Although most wind-power developments still attract financial support - either in the form of capital subsidies or premium payments for the energy — the gap between the generation costs of wind energy and electricity from conventional thermal plants continues to narrow and, in some cases, to disappear completely.
Onshore wind costs fell in 2014 and, having analysed global data and statistics, we conclude that a realistic best generation cost for onshore wind is now $71/MWh (€62/MWh), compared with $81/MWh (€70/MWh) a year ago. Meanwhile conventional sources of electricity generation remained broadly stable — with a rise in plant prices countered by a fall in fuel costs — so, overall, wind has become both cheaper and more competitive. Although the price of oil plummeted by around 40% in the latter part of the year (and continues to fall), this has so far had little impact on the price of gas and coal. How long oil prices will stay depressed, and how that will affect the price of other fossil fuels, is hard to predict.
Wind faces increasing competition from photovoltaics and nuclear. Now that a "strike price" has been set for a new nuclear power station in the UK, there is a little more clarity over nuclear generating costs, at least in Europe. Onshore wind can already undercut it, and analysis suggests that is quite likely that offshore wind costs will be close by the time the nuclear power station is in operation, which is scheduled for 2023.
Prices this year are expressed in US dollars, following the practice of the International Energy Agency (IEA), from which much recent information on energy costs is derived.
Evaluating wind generation costs
A site's wind speed is, of course, all important. The higher the wind speed, the greater the energy productivity, and the lower the generation cost. A common measure of productivity is the capacity factor (the annual ratio of the actual output to nameplate capacity). So, offshore wind projects, which tend to operate in higher wind conditions, are expected to achieve higher capacity factors than onshore.
In the case of solar energy, productivity is equally important and the higher the solar radiation, the higher the capacity factor. Broadly speaking, the highest solar capacity factors are encountered nearest the equator, falling off towards the poles.
The funding regime in the state where the wind project is located largely dictates the basis of the financial calculation. What is loosely termed the "interest rate" varies considerably. Strictly speaking it is the weighted average cost of capital (Wacc), as it depends on the interest charged on any loan and the return on the equity contribution. For state-funded projects that draw funding directly from governments, WACC is the rate of return demanded by the exchequer, sometimes termed the test discount rate.
Values of Wacc tend to vary between 4.7% and 7.5%, but the UK Department of Energy and Climate Change (Decc) generally uses a 10% test discount rate. The IEA uses an 8% test discount rate, and that is the figure we have used here.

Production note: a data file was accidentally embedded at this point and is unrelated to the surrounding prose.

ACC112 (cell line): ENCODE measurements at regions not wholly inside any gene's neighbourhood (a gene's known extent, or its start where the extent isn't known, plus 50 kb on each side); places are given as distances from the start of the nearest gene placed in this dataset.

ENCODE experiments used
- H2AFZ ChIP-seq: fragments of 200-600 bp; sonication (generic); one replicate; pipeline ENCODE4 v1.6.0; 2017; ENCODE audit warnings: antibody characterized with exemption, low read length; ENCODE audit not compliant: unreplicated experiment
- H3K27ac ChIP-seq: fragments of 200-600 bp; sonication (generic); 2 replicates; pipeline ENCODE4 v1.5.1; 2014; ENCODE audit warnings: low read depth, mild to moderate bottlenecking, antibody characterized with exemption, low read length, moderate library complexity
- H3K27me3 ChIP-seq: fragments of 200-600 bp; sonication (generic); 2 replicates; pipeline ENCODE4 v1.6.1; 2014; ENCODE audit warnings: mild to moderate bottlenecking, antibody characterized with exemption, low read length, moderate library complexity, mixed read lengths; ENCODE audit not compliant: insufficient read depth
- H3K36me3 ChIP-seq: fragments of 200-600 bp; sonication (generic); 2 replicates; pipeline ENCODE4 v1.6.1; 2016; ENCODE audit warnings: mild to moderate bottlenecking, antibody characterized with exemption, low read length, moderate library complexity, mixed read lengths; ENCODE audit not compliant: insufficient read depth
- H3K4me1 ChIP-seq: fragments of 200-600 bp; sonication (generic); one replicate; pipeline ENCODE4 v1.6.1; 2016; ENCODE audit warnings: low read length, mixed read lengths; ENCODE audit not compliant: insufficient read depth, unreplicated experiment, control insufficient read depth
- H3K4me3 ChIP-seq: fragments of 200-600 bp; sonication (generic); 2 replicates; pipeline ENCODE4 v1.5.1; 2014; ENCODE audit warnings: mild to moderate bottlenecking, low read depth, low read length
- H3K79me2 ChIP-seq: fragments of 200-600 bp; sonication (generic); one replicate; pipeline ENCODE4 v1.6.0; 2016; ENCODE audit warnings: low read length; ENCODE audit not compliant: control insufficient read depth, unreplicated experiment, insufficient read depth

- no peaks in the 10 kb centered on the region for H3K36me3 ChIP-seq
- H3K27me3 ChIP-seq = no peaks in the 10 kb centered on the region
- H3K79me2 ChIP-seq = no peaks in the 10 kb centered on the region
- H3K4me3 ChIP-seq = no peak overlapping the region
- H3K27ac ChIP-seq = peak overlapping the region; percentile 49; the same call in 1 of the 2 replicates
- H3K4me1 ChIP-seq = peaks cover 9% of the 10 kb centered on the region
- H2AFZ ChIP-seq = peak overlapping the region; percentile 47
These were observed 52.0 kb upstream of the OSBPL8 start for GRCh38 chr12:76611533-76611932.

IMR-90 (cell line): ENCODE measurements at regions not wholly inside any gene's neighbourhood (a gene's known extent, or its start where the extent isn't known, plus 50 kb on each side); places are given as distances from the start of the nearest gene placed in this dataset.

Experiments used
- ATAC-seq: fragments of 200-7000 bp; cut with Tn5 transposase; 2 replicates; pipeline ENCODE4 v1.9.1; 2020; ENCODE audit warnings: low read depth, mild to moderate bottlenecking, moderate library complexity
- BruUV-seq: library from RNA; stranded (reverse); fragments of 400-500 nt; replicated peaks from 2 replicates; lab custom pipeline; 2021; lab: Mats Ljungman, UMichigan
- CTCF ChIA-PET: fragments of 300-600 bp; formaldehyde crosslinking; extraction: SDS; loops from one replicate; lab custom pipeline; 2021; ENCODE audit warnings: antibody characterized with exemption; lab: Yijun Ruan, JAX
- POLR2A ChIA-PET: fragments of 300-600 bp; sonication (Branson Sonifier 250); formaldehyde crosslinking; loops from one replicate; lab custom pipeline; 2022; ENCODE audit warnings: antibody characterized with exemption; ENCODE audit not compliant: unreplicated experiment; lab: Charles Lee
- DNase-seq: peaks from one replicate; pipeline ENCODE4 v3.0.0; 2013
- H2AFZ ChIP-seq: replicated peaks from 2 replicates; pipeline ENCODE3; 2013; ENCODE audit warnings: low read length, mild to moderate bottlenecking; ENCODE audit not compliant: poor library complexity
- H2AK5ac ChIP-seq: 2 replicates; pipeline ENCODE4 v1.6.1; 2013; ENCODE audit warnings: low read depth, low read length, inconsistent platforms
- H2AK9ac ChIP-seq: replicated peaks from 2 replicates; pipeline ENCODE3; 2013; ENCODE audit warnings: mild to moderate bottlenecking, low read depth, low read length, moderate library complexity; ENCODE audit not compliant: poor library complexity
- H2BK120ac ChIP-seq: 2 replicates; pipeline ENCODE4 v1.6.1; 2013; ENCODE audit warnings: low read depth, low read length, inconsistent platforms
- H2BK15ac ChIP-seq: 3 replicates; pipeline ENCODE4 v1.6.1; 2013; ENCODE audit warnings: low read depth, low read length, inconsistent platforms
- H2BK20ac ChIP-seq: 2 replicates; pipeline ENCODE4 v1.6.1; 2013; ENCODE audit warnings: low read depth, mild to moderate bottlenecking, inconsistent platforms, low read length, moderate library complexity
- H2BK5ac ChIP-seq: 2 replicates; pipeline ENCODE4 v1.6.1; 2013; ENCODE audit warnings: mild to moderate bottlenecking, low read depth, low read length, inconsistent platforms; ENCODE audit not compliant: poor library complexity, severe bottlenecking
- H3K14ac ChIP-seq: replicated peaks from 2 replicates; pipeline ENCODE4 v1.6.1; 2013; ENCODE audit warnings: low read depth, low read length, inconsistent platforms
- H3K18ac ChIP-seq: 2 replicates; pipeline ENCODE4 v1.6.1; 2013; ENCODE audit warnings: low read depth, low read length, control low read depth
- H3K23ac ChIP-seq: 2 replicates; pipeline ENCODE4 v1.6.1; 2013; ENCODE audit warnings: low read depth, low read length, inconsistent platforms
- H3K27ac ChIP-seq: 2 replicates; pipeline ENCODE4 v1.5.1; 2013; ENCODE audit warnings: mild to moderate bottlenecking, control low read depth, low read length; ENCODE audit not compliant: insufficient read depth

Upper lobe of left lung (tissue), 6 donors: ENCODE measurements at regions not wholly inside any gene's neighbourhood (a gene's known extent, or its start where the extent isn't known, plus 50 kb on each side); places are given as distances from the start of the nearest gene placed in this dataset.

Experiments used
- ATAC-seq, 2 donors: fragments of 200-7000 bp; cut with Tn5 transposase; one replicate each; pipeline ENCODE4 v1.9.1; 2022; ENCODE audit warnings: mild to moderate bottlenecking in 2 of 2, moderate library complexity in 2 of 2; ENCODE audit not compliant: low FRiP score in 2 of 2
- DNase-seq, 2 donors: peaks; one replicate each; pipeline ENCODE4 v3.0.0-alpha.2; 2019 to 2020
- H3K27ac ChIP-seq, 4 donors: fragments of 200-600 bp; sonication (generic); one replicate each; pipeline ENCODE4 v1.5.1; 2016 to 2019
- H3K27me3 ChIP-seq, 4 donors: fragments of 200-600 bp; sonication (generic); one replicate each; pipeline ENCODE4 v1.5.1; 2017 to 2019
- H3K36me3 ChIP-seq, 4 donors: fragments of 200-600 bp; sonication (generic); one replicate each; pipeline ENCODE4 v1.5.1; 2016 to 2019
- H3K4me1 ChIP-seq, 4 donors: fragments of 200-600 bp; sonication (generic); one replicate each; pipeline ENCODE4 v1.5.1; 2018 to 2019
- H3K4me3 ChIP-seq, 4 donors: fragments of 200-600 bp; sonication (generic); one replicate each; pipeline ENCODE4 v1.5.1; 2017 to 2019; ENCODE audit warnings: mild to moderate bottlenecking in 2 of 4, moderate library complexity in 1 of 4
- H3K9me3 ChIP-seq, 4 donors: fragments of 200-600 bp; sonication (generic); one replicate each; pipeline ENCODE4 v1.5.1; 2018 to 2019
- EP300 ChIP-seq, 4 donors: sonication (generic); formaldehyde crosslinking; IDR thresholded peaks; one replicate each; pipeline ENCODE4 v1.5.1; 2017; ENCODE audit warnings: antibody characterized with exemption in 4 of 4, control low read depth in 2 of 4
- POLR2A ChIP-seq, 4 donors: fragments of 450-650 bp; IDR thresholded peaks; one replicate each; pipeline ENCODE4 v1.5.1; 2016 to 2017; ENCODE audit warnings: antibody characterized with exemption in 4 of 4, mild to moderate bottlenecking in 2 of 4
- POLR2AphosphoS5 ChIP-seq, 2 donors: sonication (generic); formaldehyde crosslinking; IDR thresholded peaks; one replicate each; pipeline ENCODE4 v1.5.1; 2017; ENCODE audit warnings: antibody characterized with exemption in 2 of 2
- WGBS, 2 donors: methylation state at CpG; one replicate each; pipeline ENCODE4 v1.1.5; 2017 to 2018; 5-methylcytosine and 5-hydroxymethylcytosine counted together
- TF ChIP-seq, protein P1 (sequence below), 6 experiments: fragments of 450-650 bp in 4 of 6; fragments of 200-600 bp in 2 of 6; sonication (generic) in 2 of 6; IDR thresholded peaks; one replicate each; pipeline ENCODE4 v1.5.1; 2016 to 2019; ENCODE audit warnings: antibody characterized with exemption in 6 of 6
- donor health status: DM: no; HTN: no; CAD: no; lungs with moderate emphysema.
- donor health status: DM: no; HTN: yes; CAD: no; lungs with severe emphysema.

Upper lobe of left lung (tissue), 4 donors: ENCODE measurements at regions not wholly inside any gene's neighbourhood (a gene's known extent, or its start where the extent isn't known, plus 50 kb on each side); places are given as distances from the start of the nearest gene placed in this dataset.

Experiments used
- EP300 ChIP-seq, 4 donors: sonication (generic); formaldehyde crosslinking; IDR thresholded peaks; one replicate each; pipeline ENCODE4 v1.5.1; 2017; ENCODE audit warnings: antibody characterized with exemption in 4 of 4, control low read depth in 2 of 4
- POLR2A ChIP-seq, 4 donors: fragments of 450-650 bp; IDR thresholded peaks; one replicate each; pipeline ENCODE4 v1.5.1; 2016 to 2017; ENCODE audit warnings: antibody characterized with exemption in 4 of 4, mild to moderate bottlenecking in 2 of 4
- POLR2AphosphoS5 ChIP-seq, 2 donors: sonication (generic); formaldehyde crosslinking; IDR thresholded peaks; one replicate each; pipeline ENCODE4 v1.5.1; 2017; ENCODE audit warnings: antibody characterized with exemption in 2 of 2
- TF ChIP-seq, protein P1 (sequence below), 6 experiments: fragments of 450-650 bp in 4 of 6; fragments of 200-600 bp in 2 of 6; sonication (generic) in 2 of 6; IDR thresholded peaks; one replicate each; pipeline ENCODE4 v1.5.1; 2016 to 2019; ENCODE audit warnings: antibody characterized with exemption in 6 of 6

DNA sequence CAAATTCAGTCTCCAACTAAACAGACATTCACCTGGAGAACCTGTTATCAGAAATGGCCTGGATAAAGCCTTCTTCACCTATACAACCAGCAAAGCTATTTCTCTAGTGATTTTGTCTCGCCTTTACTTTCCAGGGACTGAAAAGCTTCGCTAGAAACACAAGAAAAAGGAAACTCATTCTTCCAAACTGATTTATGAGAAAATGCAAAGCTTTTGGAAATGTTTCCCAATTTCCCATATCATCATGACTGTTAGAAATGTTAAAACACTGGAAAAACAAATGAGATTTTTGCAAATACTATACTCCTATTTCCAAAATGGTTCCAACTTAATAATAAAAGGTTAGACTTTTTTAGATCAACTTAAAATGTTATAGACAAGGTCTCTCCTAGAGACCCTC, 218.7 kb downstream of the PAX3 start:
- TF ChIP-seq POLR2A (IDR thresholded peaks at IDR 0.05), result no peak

Amortisation periods for paying off the loan vary widely, like discount rates, and are not necessarily as long as the expected life of the plant. The latter represents an upper limit and is rarely used outside public-sector utilities. The amortisation period, which is frequently governed by the nature of the support mechanism, usually ranges from 12 to 20 years.
To illustrate how the various factors (technical and institutional) combine to yield a wide range of generation cost estimates for onshore wind, an IEA study gives figures for typical installations that vary from $95/MWh in Denmark to $167/MWh in Switzerland. The Swiss figure is high because the assumption about installed costs was high at $2,131/kW compared with the average of $1,724/kW, and productivity was low with a capacity factor of 23% against the average of 30%.
Wind power costs have been falling steadily for decades. For onshore wind in the US, the levelised cost of energy - the cost of energy required to break even over the lifetime of the project — fell from $170/MWh in 1991 to $60/MWh in 2003. After the turn of the century, however, partly due to increased commodity prices, particularly steel and copper, wind turbine prices rose, driving up installation costs.
The latest estimates for the price of wind turbines and installed onshore costs in the US are $1,100-1,300/kW and $1,630/kW respectively, according to the 2013 Wind Technologies market report, published by the US Department of Energy, Lawrence Berkeley National Laboratory (see chart, below). The data in the chart apply to utility-scale wind farms from 10MW upwards. There are wide variations about the mean, depending on the degree of difficulty of building the wind farm, with remote hilltop sites costing more to develop than level low-land sites. National factors also influence costs.
Although wind-turbine prices are broadly similar in Europe and the US, they are significantly cheaper in China. Two Chinese manufacturers reported selling turbines for around $500/kW, less than half the US average, with the result that installed costs of wind projects in China are about 30% below US levels.
The IEA's World Energy Investment Outlook tabulates installed costs of wind energy for nine locations around the world, and provides a basis for identifying the low-cost and high-cost values. China delivers the lowest cost for onshore and offshore wind, with installed costs of $1,300/kW and $4,440/kW respectively. The US quotes the highest costs — $1,890/kW for onshore and $5,390/kW for offshore. (The IEA quotes a higher onshore cost than the Berkeley National Laboratory. Although its report was published in 2014 it possibly did not capture the cost reductions that have occurred recently.) The figures have been rounded and used to derive the generation costs shown in the "Gap Narrows" chart further down. The IEA estimates of operation and maintenance costs have also been included.